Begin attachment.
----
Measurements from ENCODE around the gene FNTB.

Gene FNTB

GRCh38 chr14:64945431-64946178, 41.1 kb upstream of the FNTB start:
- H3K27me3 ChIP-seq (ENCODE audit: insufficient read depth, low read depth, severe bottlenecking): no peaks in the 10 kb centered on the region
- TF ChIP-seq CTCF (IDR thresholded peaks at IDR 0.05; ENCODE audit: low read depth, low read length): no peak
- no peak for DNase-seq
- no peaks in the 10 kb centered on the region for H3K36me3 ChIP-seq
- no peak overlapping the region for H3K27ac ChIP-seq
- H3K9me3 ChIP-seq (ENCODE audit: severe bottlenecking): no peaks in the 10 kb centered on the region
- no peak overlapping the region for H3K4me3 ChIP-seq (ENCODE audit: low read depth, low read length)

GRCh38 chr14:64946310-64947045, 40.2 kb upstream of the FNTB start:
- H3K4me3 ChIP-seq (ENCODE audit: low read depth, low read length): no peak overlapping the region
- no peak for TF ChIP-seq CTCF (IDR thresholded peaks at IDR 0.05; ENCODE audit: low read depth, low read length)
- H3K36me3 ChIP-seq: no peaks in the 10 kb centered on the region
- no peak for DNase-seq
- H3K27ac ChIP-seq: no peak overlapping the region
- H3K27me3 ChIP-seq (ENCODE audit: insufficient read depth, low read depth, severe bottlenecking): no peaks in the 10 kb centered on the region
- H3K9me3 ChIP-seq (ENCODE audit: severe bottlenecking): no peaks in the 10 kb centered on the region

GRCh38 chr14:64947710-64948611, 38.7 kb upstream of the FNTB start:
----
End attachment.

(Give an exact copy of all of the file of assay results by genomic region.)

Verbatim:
Measurements from ENCODE around the gene FNTB.

Gene FNTB

GRCh38 chr14:64945431-64946178, 41.1 kb upstream of the FNTB start:
- H3K27me3 ChIP-seq (ENCODE audit: insufficient read depth, low read depth, severe bottlenecking): no peaks in the 10 kb centered on the region
- TF ChIP-seq CTCF (IDR thresholded peaks at IDR 0.05; ENCODE audit: low read depth, low read length): no peak
- no peak for DNase-seq
- no peaks in the 10 kb centered on the region for H3K36me3 ChIP-seq
- no peak overlapping the region for H3K27ac ChIP-seq
- H3K9me3 ChIP-seq (ENCODE audit: severe bottlenecking): no peaks in the 10 kb centered on the region
- no peak overlapping the region for H3K4me3 ChIP-seq (ENCODE audit: low read depth, low read length)

GRCh38 chr14:64946310-64947045, 40.2 kb upstream of the FNTB start:
- H3K4me3 ChIP-seq (ENCODE audit: low read depth, low read length): no peak overlapping the region
- no peak for TF ChIP-seq CTCF (IDR thresholded peaks at IDR 0.05; ENCODE audit: low read depth, low read length)
- H3K36me3 ChIP-seq: no peaks in the 10 kb centered on the region
- no peak for DNase-seq
- H3K27ac ChIP-seq: no peak overlapping the region
- H3K27me3 ChIP-seq (ENCODE audit: insufficient read depth, low read depth, severe bottlenecking): no peaks in the 10 kb centered on the region
- H3K9me3 ChIP-seq (ENCODE audit: severe bottlenecking): no peaks in the 10 kb centered on the region

GRCh38 chr14:64947710-64948611, 38.7 kb upstream of the FNTB start: